Chameleon Days: An American Boyhood in Ethiopia
“Moves beyond a compelling personal story to shed radiant light on history itself . . . an essential chronicle of midcentury American idealism.” —Patricia Hampl, author of The Art of the Wasted Day
In 1964, at the age of three, Tim Bascom is thrust into a world of eucalyptus trees and stampeding baboons when his family moves from the Midwest to Ethiopia. The unflinchingly observant narrator of this memoir reveals his missionary parents’ struggles in a sometimes hostile country. Sent reluctantly to boarding school in the capital, young Tim finds that beyond the gates enclosing that peculiar, isolated world, conflict roils Ethiopian society. When secret riot drills at school are followed with an attack by rampaging students near his parents’ mission station, Tim witnesses the disintegration of his family’s African idyll as Haile Selassie’s empire begins to crumble.
Like Alexandra Fuller’s Don’t Let’s Go to the Dogs Tonight, Chameleon Days chronicles social upheaval through the keen yet naive eyes of a child. Bascom offers readers a fascinating glimpse of missionary life, much as Barbara Kingsolver did in The Poisonwood Bible.
“Such precision in voice earned Bascom the Bread Loaf Writer’s Conference Bakeless Prize, and his smartly na´ve observations grow more sophisticated as the country succumbs to political unrest in the 1970s and missionary life becomes uncertain. Nostalgic but not overwrought, Bascom’s memoir is accented with casual family snapshots like ribbons on the gift of a gently captured place in time.” —Publishers Weekly (starred review)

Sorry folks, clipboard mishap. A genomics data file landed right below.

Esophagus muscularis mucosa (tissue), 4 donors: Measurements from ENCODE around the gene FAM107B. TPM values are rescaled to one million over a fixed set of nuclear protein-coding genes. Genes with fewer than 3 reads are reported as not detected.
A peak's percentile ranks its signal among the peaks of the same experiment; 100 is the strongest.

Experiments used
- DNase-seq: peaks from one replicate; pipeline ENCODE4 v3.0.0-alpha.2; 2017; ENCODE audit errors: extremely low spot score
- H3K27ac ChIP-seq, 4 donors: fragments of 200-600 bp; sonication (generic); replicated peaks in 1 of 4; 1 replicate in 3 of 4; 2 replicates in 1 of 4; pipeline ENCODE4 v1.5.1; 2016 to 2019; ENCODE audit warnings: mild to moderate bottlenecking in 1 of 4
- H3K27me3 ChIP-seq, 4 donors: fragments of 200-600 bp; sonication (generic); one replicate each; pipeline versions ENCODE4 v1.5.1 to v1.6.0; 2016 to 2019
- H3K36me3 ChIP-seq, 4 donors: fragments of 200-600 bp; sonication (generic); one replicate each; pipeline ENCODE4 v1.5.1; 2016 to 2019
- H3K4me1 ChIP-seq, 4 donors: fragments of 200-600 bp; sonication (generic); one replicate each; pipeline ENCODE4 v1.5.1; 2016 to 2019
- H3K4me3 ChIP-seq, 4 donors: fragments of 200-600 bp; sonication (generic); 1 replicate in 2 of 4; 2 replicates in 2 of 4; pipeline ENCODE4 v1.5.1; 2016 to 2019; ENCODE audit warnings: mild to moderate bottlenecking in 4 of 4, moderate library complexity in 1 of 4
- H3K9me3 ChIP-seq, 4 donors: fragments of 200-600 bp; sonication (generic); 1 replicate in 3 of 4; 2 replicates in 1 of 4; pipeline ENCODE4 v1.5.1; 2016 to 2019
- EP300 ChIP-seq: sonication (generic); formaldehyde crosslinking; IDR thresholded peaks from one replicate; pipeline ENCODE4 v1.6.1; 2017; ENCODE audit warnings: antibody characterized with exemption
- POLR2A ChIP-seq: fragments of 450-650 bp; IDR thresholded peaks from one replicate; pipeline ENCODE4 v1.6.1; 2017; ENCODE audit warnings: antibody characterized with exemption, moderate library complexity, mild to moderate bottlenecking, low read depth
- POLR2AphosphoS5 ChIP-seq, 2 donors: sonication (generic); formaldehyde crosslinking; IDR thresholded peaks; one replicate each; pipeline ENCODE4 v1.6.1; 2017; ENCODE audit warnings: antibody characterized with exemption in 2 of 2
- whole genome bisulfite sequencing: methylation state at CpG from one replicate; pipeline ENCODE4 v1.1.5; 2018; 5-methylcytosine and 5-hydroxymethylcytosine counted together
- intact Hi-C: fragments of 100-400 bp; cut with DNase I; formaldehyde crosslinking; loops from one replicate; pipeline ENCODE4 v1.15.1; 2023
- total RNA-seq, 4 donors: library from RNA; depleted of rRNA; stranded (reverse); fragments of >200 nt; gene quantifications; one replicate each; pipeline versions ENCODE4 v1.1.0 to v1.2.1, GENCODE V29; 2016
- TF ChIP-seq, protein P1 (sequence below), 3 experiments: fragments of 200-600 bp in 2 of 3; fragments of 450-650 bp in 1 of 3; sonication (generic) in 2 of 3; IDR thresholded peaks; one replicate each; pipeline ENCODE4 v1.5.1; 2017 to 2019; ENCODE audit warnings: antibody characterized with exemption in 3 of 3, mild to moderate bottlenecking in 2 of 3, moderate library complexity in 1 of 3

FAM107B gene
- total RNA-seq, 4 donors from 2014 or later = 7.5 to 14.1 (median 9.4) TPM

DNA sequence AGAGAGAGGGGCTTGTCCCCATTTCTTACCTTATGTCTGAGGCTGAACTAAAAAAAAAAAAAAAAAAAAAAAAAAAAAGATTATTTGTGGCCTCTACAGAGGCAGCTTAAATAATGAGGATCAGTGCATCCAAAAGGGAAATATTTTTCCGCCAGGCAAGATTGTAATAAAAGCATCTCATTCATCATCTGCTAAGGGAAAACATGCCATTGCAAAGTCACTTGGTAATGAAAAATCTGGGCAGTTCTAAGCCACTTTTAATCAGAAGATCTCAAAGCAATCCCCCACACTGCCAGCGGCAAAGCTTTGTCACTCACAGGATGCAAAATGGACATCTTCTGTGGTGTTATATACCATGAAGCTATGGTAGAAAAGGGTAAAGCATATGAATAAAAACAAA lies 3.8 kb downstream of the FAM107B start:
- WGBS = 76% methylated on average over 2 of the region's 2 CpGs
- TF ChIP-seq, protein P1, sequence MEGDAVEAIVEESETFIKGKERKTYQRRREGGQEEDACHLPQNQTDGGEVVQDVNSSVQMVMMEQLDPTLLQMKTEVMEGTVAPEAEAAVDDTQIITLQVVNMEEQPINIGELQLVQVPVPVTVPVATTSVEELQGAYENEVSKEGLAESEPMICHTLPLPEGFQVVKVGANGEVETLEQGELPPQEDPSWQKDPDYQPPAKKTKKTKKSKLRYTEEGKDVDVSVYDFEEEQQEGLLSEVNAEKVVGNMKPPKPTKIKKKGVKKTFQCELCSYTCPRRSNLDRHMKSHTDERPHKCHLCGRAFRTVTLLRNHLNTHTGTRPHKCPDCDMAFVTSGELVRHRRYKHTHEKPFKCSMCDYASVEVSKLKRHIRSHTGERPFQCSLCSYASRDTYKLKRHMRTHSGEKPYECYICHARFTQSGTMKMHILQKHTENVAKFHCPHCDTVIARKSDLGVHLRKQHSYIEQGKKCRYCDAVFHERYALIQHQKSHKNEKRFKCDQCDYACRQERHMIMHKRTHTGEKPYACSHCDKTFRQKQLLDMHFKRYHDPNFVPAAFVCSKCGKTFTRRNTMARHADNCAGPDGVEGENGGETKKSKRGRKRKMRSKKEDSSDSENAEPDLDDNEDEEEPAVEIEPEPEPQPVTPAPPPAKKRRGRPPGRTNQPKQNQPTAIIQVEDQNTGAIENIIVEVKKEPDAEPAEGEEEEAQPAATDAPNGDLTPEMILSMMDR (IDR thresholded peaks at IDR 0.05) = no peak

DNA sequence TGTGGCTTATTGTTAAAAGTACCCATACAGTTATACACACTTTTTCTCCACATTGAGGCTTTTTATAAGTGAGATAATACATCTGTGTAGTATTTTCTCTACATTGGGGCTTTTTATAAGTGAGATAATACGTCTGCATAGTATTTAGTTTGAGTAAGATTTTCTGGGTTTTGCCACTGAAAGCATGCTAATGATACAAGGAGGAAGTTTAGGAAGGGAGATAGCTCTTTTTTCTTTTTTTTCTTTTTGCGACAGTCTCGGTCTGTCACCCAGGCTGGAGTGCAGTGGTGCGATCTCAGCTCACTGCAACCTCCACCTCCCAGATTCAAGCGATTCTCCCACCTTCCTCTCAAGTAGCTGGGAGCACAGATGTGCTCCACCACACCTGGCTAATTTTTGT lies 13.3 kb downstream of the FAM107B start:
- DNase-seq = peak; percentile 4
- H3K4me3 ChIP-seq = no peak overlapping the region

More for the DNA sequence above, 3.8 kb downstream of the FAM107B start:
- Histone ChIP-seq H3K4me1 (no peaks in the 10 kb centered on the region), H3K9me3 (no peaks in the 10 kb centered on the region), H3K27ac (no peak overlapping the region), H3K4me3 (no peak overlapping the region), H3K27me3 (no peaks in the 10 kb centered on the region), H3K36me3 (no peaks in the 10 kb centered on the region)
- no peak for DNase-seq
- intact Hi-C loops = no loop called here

“Bascom, son of missionaries, illuminates the Ethiopia of his childhood in this Bakeless Prize–winning memoir . . . A stirring tribute to a turbulent, beautifully evoked era.” —Kirkus Reviews
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LibraryThing ReviewUser Review - dara85 - LibraryThing
Tim Bascom's experience as a child of missionaries in Ethiopia in the 1960's and 1970's. Tim started attending boarding school for Americans hundreds of miles from his family at age seven. He faced ... Read full review